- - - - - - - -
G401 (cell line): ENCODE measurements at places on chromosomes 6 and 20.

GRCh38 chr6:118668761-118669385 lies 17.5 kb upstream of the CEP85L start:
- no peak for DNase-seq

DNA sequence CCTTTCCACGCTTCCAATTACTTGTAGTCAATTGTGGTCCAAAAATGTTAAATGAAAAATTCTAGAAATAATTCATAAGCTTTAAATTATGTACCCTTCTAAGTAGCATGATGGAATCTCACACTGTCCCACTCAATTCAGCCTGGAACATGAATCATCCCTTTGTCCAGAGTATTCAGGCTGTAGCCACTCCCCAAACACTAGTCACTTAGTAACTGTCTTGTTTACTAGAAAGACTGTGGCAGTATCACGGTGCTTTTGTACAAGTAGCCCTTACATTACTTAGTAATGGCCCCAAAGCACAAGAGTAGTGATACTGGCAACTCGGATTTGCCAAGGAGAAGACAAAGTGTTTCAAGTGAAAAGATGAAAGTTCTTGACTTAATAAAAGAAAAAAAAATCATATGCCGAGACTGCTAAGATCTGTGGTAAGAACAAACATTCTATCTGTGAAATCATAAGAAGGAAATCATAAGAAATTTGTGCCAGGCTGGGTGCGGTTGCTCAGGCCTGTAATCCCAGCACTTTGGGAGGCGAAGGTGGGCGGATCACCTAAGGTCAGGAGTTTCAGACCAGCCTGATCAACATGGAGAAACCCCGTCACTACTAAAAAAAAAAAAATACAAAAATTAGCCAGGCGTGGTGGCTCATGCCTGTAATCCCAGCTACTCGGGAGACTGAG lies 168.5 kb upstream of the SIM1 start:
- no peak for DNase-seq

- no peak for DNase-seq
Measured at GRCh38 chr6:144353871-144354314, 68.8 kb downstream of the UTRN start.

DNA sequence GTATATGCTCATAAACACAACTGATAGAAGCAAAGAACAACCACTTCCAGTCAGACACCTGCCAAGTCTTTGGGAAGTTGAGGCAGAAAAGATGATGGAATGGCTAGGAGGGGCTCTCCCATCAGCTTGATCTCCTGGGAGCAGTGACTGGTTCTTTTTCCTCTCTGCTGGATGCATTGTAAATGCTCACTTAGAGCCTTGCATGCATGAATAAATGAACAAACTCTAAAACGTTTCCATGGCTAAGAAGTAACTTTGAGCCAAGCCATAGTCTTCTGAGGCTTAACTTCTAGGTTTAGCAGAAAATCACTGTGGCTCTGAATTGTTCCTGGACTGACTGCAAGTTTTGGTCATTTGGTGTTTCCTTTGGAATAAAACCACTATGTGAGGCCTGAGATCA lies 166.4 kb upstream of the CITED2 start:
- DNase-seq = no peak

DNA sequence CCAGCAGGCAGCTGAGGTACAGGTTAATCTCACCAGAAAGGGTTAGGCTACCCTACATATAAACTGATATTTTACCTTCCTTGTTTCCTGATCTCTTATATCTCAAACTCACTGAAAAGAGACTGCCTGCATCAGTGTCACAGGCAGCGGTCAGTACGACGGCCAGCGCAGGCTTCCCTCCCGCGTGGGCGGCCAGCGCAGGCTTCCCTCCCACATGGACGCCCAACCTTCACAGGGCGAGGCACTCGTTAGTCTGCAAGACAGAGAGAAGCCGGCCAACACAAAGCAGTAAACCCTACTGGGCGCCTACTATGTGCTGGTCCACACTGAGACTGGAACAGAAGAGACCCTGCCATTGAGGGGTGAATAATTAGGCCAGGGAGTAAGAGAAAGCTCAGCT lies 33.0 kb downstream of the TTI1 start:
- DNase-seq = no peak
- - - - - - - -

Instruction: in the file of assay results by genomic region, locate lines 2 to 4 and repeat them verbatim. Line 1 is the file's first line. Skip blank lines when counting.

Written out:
GRCh38 chr6:118668761-118669385 lies 17.5 kb upstream of the CEP85L start:
- no peak for DNase-seq

DNA sequence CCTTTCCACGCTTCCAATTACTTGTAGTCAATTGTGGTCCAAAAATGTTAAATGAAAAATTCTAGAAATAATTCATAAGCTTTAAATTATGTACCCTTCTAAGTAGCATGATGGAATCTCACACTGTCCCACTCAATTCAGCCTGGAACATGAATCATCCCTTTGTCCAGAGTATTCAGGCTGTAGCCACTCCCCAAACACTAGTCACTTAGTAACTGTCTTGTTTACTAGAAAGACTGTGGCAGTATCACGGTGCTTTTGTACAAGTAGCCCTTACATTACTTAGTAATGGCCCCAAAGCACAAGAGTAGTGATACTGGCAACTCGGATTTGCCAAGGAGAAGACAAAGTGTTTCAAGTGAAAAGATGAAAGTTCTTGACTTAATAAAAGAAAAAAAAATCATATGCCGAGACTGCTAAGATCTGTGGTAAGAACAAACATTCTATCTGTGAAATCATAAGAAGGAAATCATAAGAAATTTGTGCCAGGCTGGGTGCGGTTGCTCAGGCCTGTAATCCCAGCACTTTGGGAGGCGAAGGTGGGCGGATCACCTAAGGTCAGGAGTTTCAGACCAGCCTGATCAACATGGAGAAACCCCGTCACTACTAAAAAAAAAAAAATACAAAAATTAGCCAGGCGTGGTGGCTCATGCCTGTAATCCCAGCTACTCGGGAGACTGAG lies 168.5 kb upstream of the SIM1 start: